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Biological treatment of selenate-containing saline wastewater by activated sludge under oxygen-limiting conditions

Zhang, Yuanyuan, Kuroda, Masashi, Arai, Shunsuke, Kato, Fumitaka, Inoue, Daisuke, Ike, Michihiko
Water research 2019 v.154 pp. 327-335
acetates, activated sludge, biological treatment, carbon, industrial wastewater, microbial communities, salinity, selenates, selenium, sodium chloride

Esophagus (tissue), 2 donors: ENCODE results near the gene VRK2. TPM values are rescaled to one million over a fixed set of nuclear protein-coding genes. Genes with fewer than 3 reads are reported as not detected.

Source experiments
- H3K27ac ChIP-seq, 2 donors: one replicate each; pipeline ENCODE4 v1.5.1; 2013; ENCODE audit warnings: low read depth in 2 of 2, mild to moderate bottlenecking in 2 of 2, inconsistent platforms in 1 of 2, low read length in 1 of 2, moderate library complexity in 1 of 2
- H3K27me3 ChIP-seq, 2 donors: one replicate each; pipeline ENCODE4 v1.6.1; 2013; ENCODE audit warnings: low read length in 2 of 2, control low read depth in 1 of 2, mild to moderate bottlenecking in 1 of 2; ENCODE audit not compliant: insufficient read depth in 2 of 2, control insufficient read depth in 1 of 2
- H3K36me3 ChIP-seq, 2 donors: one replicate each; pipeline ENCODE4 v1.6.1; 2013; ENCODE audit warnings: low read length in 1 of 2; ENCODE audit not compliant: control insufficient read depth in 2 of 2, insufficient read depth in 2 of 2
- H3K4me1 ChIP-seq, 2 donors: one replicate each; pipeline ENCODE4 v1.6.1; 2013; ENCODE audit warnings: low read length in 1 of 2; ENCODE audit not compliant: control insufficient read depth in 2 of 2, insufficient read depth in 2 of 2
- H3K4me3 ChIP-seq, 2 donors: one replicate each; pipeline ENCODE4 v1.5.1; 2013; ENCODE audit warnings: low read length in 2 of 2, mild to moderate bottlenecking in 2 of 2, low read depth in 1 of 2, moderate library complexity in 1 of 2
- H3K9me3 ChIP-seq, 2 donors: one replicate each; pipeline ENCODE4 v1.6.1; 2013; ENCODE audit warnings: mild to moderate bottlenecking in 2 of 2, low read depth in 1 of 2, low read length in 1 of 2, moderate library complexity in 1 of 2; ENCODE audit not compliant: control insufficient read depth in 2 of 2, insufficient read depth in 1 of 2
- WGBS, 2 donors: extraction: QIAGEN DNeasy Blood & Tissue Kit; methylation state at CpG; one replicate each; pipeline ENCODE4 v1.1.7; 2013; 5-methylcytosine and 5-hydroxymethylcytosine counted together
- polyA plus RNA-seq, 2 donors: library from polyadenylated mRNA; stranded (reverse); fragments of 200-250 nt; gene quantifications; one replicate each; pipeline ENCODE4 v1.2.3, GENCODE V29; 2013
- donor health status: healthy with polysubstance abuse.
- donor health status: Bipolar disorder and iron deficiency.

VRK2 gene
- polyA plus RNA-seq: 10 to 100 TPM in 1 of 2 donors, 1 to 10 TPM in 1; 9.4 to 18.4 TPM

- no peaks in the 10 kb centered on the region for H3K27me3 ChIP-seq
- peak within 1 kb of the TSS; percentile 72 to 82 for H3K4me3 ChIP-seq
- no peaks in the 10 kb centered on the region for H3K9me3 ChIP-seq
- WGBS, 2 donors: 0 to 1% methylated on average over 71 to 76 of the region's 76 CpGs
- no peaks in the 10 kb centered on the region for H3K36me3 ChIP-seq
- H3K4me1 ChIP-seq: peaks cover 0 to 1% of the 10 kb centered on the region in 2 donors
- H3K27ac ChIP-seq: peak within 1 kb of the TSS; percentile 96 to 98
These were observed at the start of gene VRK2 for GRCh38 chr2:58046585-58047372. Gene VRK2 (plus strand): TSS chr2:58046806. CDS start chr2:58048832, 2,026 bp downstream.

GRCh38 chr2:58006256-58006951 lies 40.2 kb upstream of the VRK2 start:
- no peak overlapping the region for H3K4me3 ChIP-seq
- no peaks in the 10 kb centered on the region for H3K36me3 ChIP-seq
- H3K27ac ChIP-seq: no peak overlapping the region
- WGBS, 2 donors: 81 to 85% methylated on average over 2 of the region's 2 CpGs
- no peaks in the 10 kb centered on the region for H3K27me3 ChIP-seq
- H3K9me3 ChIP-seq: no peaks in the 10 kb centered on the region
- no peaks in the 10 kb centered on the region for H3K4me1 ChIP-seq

Selenium often coincides with high salinity in certain industrial wastewaters, which can be a limitation in the practical application of biological treatment. However, there are no studies on the biological treatment of selenate-containing saline wastewater. A sequencing batch reactor inoculated with activated sludge was applied to treat selenate in the presence of 3% (w/v) NaCl. Start-up of the sequencing batch reactor with a 7-day cycle duration and excessive acetate as the sole carbon source succeeded in removing above 98% and 72% soluble and solid selenium, respectively, under oxygen-limiting conditions. Further selenium removal experiments with a shorter cycle duration of 3 days and a stepwise decrease of acetate addition achieved soluble and total selenium removal efficiencies in most batches above 96% and 80%, respectively. Mass balance analysis revealed that selenate was converted into elemental selenium, most of which was accumulated in the sludge. Microscopic analyses also found that elemental selenium particles were primarily present as approximately 2 μm large rods, with some extremely large particles above 10 μm. Although the bacterial populations responsible for selenium removal, especially selenate reduction, could not be identified by microbial community analysis, this study reported for the first time that selenate could be biologically treated in the presence of considerable salinity, offering implications for the practical treatment of selenium in certain industrial wastewaters.